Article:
Five Novels Resolved in 24 Hours or Less

About 2,000 years before federal agent Jack Bauer began saving the free world on "24," Aristotle described the classic drama as taking place during a single revolution of the sun. Novels generally don't abide by that "unity of time," of course, but some of the most striking and curious ones do. James Joyce's "Ulysses" famously -- and voluminously -- describes Leopold Bloom's experiences on June 14, 1904. Virginia Woolf's "Mrs. Dalloway" takes us through a very different day about 20 years later. Reading about such a compressed period of time and the memories that inform it sometimes gives me a sharper awareness of my own hectic life.

Here's a list of more recent novels that take place in 24 hours or less. If you've got a moment -- or even an hour -- let me know your own favorites.

1. Remembering the Bones, By Frances Itani (2007).
On her way to the airport to attend a special celebration of Queen Elizabeth II's 80th birthday (and her own), an Ontario housewife runs off the road into a ravine. As she waits for help to arrive, she considers the extraordinary course of her ordinary life over the 20th century.

2. Tomorrow, By Graham Swift (2007).
In this clammy, overwrought story by a Booker Prize-winner, a mother lies in bed one night rehearsing the shocking news she and her husband will deliver to their children in the morning.

3. On Chesil Beach, By Ian McEwan (2007). Another Booker Prize-winner gives us an anxious night of revelation, but this time it's a cringingly awkward honeymoon in 1962.

4. The Almost Moon, By Alice Sebold (2007).
When caring for her decrepit mother pushes Helen too far, she smothers the old woman with a towel and then wonders what to do with the body.


5. Death of a River Guide, By Richard Flanagan (2001).
This Australian is my favorite author you've never heard of. His spectacular first novel -- a sprawling, hypnotic history of Tasmania -- takes place during the few minutes it takes a man to drown in a river. For more than one reason, it'll make you hold your breath.

-- Ron Charles

By Christian Pelusi |  April 3, 2008; 6:27 AM ET Fiction , Ron Charles
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I realize this is anal, but Bloomsday is June 16, not 14.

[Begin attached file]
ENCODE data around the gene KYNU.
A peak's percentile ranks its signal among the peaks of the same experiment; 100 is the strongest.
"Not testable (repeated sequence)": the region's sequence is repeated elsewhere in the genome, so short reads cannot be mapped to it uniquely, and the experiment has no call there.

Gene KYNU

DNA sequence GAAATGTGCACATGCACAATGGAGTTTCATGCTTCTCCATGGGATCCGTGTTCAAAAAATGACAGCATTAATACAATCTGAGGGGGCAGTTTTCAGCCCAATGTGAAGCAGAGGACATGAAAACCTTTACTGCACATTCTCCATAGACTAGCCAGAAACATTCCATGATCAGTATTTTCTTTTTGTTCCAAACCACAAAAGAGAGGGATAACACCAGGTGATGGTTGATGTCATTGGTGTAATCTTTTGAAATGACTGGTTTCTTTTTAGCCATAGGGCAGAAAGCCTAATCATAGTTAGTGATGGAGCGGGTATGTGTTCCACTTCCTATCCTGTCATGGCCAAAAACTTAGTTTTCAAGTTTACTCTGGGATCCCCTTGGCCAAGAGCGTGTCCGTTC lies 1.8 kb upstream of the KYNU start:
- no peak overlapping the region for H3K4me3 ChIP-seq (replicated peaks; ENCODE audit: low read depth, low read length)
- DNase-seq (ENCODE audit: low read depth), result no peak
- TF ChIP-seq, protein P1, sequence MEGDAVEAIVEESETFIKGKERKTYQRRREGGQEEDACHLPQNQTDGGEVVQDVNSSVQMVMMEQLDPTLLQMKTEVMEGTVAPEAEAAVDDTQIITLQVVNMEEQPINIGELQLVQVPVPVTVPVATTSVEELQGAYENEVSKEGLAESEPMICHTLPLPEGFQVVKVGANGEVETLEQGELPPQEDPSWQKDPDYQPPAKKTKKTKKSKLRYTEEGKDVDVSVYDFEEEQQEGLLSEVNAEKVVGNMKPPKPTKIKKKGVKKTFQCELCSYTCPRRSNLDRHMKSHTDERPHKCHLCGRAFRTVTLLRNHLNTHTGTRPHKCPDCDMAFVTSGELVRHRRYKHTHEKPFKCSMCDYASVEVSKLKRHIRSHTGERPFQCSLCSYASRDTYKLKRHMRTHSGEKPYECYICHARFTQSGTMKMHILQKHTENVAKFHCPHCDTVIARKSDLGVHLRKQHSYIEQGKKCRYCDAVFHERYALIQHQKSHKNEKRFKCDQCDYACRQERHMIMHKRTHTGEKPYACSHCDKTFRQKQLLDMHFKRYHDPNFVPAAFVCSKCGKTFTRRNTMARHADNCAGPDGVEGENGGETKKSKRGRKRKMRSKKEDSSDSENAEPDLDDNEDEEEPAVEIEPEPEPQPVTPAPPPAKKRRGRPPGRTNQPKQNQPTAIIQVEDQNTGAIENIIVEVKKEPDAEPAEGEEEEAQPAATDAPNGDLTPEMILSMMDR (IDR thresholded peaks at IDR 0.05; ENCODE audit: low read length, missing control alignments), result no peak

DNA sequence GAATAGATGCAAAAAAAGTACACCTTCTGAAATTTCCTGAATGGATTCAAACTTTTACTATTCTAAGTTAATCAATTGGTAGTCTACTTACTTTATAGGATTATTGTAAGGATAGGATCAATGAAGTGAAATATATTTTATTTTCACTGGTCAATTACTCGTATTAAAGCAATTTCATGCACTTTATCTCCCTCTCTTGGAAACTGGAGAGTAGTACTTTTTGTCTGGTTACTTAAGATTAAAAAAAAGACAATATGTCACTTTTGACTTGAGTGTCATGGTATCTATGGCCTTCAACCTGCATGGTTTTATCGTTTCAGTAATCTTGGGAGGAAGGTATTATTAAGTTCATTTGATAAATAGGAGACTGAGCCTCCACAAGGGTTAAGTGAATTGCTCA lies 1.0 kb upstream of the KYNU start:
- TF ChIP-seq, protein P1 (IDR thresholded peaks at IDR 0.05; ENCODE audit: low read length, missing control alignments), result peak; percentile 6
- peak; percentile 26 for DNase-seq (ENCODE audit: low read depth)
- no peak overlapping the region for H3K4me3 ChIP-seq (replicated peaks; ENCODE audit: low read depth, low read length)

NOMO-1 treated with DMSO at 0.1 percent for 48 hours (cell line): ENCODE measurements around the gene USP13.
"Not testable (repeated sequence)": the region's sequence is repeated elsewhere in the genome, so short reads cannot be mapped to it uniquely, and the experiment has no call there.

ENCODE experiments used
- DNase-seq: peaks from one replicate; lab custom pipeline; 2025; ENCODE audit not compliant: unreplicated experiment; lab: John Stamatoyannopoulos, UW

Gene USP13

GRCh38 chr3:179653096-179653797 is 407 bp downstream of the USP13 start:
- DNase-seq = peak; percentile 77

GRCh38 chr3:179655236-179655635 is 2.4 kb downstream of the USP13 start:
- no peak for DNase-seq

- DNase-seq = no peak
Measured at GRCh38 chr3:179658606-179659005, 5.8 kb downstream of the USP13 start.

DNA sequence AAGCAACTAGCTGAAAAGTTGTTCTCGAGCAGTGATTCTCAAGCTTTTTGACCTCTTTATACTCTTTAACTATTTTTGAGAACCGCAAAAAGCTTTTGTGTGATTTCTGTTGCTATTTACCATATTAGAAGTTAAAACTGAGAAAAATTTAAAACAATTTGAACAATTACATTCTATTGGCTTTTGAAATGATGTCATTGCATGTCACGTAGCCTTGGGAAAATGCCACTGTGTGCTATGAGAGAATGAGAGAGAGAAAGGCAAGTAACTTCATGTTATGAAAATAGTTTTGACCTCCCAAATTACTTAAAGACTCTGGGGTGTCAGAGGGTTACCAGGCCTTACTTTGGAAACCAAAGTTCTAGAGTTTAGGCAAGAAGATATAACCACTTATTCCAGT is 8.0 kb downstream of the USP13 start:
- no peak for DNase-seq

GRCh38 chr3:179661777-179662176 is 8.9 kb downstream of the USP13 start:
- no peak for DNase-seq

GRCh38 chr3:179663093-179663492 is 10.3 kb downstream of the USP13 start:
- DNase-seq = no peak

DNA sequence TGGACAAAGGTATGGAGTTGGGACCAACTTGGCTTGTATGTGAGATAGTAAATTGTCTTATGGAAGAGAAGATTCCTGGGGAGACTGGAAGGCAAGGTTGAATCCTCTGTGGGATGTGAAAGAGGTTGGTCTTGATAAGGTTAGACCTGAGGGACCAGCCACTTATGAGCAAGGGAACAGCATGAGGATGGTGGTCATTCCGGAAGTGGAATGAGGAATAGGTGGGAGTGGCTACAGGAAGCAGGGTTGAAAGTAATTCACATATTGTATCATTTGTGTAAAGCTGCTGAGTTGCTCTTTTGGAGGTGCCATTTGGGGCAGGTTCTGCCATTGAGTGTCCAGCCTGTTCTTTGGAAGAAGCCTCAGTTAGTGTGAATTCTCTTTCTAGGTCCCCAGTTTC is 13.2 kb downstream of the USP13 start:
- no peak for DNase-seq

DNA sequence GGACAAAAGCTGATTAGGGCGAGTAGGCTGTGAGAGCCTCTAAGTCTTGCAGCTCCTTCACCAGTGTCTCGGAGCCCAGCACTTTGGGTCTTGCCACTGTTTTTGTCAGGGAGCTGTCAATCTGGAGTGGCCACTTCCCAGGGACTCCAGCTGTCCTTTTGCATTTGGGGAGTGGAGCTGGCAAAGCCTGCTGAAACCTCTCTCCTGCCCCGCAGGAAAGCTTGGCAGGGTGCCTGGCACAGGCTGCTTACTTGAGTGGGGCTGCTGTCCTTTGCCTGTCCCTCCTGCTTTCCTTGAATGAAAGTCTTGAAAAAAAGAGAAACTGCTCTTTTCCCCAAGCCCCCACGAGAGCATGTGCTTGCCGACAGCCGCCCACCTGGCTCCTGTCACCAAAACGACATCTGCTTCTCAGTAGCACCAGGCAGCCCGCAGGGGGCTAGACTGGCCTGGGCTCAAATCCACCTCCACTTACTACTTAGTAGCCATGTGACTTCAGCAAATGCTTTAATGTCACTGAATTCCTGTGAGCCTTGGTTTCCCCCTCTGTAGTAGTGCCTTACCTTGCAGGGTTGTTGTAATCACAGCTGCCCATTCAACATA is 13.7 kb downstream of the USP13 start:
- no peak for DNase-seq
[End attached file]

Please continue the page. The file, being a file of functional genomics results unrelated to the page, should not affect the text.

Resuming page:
Posted by: Nitpicking | April 3, 2008 7:50 AM

Thanks -- you're right, of course. Sorry about that.

Posted by: Ron Charles | April 3, 2008 10:52 AM

I've never read Proust, so I may be wrong, but doesn't at least the first volume of Remembrance of Things Past take place within 24 hours? Aren't the events memories that are prompted by a bite of madeleine?

Posted by: KLeewrite | April 3, 2008 11:08 AM

"The Mezzanine" by Nicholson Baker

Takes place over the lunch break and afternoon of an office worker, analyzing everything in minute detail, with lots of side tracking flights of fancy.

Posted by: CJB | April 3, 2008 1:00 PM

"Vox," also by Nicholson Baker (am I sensing a theme?). It's just one long, erotic (or dirty, depending on your point of view) phone conversation.

Posted by: KLeewrite | April 3, 2008 2:11 PM

More Nicholson Baker: His "Checkpoint" is a single conversation about why the president should be assassinated.

Posted by: Ron Charles | April 3, 2008 3:13 PM

This is just the worst format for a blog. Five of this, Five of that... Management and staff just don't seem to understand the delivery of blog content.

Truly a "short stack." See: Paper Cuts.

Posted by: Jim Hemmings | April 9, 2008 10:20 AM

There's no reason to think that the blog format requires or demands a certain kind of content. (The Web is large; it contains multitudes.) Me, I love lists. Readers love lists. If we want to post a short stack of books each week on some quirky subject to spark a little conversation, I don't see the harm. Seems a bit early for the Internet Police to come 'round and tell us, "You're Not Doing It Right."

Posted by: Ron Charles | April 9, 2008 2:58 PM

One Day in the Life of Ivan Denisovitch by Alexander Solzhenitsyn (sp.

Posted by: Balti | April 10, 2008 3:29 PM

Mr. Phillips by John Lanchester

Steeped in minutiae (the good, interesting kind), its one day in the life of a British accountant on a Bloomesque journey of his own.

Posted by: Arshia | April 26, 2008 12:03 PM

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